Each day I wake up and roll out of bed and begin making choices. Should I brush my teeth right away or will it make my tea taste gross? Am I hungry enough to eat right now, or should I wait until after I have some water, then some tea? Do I want to take the dog for a walk right now or after I have tea and eat something? One of the first things I think about every single day I get out of bed is what I will put in my body. Consumption choices are usually the first thing I think about each morning. One of the last decisions of any consequence I make each evening is what to eat for my last meal and how long before bed I should plan on eating. I cannot get beyond considering what I am going to eat, when, and if I have it in my refrigerator or on my shelves. The fuel needed to stoke my fire is a constant consideration. And shouldn’t it be the same for everyone?

We all make decisions and yet some of us make good ones, while others make bad ones. It isn’t always easy to make a judgment on the choices people make. Who am I to call a decision a bad one? Well, the fact is that certain decisions are of minor consequence and don’t matter all that much – grey or black socks today? But others do matter and they do affect all of us. Why should I care what someone else wants to eat? It seems like that is their choice and should not concern me. However, there is an obesity epidemic spreading throughout America today, cutting across racial and class lines, though affecting high proportions of certain groups, such as the poor, who are also often racial minorities. Their diet choices do affect the rest of us because they require medical attention to treat the resulting ailments caused by their diet choices.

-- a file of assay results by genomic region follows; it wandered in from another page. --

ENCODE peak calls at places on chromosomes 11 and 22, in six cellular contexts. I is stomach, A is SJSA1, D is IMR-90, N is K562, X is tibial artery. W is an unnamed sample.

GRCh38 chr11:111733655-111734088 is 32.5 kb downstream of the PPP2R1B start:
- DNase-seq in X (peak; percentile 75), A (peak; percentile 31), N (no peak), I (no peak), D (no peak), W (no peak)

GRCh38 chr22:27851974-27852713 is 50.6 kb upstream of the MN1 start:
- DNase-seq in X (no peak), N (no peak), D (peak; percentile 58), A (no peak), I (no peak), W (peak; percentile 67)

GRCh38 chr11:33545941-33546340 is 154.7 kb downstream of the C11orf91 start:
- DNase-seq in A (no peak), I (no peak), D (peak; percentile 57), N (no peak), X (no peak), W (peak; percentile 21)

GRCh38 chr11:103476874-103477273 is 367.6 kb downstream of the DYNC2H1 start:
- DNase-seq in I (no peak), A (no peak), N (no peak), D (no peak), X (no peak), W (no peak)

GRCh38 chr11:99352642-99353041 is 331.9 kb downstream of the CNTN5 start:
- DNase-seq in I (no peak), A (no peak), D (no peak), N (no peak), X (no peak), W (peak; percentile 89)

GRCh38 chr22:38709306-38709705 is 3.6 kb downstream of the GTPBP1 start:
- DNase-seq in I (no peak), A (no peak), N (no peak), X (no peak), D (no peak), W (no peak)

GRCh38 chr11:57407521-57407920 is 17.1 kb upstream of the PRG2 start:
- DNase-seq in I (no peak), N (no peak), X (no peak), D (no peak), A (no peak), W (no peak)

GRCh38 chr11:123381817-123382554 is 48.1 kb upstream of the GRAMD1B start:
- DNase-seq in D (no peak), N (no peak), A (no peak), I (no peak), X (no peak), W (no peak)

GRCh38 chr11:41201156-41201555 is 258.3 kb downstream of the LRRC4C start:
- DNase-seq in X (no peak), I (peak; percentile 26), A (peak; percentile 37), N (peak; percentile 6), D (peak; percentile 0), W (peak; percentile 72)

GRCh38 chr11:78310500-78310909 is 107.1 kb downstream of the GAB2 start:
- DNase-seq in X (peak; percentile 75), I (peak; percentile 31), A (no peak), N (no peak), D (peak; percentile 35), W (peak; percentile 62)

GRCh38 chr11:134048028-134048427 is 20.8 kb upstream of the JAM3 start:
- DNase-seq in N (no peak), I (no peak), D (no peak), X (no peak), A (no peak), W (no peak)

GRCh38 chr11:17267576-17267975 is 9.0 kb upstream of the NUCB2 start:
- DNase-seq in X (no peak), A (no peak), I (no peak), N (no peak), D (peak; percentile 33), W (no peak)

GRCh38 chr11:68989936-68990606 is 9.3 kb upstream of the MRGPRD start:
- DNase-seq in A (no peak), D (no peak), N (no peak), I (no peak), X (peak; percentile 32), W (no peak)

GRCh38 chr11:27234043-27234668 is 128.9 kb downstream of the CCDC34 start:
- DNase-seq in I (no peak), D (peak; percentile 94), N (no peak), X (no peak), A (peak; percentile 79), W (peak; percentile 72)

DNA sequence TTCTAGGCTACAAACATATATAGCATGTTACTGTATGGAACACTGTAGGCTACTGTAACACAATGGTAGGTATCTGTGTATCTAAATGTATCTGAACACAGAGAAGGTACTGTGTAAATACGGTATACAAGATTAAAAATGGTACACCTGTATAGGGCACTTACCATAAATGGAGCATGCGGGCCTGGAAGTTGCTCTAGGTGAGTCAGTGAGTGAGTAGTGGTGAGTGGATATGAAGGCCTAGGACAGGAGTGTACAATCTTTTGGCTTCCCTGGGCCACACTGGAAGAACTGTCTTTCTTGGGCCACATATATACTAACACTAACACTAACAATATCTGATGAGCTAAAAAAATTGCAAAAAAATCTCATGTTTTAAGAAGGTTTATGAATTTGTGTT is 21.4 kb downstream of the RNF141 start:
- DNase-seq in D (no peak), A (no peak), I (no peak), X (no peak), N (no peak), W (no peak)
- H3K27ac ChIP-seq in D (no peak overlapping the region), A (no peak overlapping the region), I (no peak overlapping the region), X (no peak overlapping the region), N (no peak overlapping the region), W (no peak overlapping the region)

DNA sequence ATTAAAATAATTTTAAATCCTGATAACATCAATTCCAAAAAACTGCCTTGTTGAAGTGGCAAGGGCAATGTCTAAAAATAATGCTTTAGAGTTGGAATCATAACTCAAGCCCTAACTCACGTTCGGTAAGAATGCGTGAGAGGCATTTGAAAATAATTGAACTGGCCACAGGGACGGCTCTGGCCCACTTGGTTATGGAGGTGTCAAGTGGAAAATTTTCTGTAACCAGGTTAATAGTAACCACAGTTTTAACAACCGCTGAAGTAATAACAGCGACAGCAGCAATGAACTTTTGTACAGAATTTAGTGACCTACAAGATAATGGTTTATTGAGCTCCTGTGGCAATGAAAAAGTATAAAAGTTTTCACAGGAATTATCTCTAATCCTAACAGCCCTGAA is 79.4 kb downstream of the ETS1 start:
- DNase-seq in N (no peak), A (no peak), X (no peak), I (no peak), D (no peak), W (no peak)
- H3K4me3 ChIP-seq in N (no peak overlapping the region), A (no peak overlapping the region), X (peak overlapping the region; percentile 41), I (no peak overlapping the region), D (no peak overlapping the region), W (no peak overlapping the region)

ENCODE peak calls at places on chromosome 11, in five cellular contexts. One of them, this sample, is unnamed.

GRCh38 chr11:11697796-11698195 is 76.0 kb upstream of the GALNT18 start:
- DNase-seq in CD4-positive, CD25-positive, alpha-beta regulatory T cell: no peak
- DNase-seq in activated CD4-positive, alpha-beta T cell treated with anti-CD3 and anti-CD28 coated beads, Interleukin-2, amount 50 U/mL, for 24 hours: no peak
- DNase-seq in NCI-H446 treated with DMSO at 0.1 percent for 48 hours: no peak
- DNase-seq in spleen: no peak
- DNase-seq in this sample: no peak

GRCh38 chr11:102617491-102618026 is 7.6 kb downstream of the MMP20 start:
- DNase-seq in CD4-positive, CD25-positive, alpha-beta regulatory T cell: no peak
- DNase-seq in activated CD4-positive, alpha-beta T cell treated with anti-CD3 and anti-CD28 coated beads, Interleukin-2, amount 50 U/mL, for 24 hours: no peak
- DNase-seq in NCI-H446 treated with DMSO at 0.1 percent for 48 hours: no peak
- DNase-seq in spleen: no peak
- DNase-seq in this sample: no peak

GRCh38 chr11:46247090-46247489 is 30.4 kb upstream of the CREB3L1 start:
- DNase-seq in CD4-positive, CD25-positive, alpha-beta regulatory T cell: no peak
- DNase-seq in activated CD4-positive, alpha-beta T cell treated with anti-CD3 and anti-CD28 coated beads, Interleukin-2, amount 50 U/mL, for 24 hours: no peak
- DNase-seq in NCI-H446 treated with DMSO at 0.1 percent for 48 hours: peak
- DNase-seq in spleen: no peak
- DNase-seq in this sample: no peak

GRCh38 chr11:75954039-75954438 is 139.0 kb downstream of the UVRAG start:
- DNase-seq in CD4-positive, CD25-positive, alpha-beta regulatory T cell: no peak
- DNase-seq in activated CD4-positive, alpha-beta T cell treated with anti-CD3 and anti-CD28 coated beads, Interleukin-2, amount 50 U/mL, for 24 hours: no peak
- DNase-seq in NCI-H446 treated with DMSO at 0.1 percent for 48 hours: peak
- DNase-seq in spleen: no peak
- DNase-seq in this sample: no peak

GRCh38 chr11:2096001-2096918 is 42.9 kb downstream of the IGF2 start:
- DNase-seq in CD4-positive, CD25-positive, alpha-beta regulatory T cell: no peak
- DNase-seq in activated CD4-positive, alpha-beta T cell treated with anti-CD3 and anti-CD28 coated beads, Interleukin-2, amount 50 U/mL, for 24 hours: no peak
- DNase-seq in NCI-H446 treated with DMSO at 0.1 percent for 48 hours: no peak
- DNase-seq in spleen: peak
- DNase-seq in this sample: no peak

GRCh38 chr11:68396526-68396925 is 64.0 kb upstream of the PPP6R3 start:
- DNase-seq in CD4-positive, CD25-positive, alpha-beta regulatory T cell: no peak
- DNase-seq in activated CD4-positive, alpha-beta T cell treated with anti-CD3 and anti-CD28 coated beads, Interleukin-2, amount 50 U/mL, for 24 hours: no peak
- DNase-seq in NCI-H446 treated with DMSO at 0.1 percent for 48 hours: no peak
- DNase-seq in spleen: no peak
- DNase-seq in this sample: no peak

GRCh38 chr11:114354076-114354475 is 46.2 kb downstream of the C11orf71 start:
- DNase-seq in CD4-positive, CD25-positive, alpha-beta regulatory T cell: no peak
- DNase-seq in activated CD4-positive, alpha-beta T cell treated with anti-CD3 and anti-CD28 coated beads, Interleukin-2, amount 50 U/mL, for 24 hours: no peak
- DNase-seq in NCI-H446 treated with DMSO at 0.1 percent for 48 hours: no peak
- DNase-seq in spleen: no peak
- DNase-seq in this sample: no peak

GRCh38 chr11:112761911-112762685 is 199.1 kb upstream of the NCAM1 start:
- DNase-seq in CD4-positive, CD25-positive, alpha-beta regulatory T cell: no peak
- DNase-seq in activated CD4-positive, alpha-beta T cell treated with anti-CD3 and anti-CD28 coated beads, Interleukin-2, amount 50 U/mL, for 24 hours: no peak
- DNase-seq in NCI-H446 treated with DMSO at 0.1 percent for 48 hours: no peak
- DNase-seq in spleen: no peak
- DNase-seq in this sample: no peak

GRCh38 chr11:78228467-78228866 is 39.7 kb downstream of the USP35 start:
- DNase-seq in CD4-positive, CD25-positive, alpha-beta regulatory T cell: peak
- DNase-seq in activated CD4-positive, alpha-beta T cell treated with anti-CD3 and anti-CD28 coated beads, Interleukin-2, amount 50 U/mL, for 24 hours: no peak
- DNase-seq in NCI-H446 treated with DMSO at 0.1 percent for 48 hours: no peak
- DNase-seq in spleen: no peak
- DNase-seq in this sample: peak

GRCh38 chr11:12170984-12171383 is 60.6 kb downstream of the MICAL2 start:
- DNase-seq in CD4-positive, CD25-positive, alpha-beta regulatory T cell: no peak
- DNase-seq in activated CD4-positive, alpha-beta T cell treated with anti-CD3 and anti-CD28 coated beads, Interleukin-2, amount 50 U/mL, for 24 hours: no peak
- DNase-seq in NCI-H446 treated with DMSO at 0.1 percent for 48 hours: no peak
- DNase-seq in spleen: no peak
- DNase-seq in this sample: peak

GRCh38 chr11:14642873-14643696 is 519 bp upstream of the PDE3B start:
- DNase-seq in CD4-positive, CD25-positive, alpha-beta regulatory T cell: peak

This is not an indictment of the poor, but a calling to reality that all of us must be aware of the food choices we make. What we eat is directly related to our health. What we eat also is directly related to the environment and the health of our planet. What we eat also is even related to war; our agricultural-industrial complex relies mightily on petroleum-based products, and oil is a central consideration, if not the dominant one, of foreign policy. What one chooses to eat affects their body, but clearly it affects all of us as well.

When we rise each morning, we must consider what we are going to put into our bodies. We must consider why we opt for certain foods over others. The problem is that those suffering economic ailments have too many choices, too many problems, and too much stress to make proper decisions. Their judgment is clouded and affected by the world swirling around them. What they choose to eat is simply what is at hand, or what is the cheapest at the moment, or what provides the quickest, most obvious satisfaction. Salty, sweet, and fatty are all biologically-tuned tastes to spike our appetite. But, these same foods are also problematic now for two reasons: we now lead highly sedentary lives and we also have a surfeit of food due to the government’s orchestration of the agriculture sector.

The first choice of the day, and even the last choice of the day, should be about how we choose to live on a daily basis. And one of the most basic choices we make is about what to eat when we are hungry. The more Americans who are able to make informed choices about what they eat and why, the better off all of us will be. But, this choice is not simple for a variety of reasons. Poverty affects the choices people make about eating. The federal government’s farm policies affect the choices people make about eating. Advertisements and the strongest drug in the world, television, affect the choices people make about eating. Even where one lives, whether in a city, in the country, or even a particular state affects the choices they make about eating. Never has such a simple question about what to eat for breakfast been so complex, complicated, and in some cases, bewildering.

The choice is not easy. It seems simple, but it isn’t. However, the sooner we all begin to question the food choices we make, and think about them deeply and rationally, the sooner we will curb the national appetite for foods that are slowly killing us.

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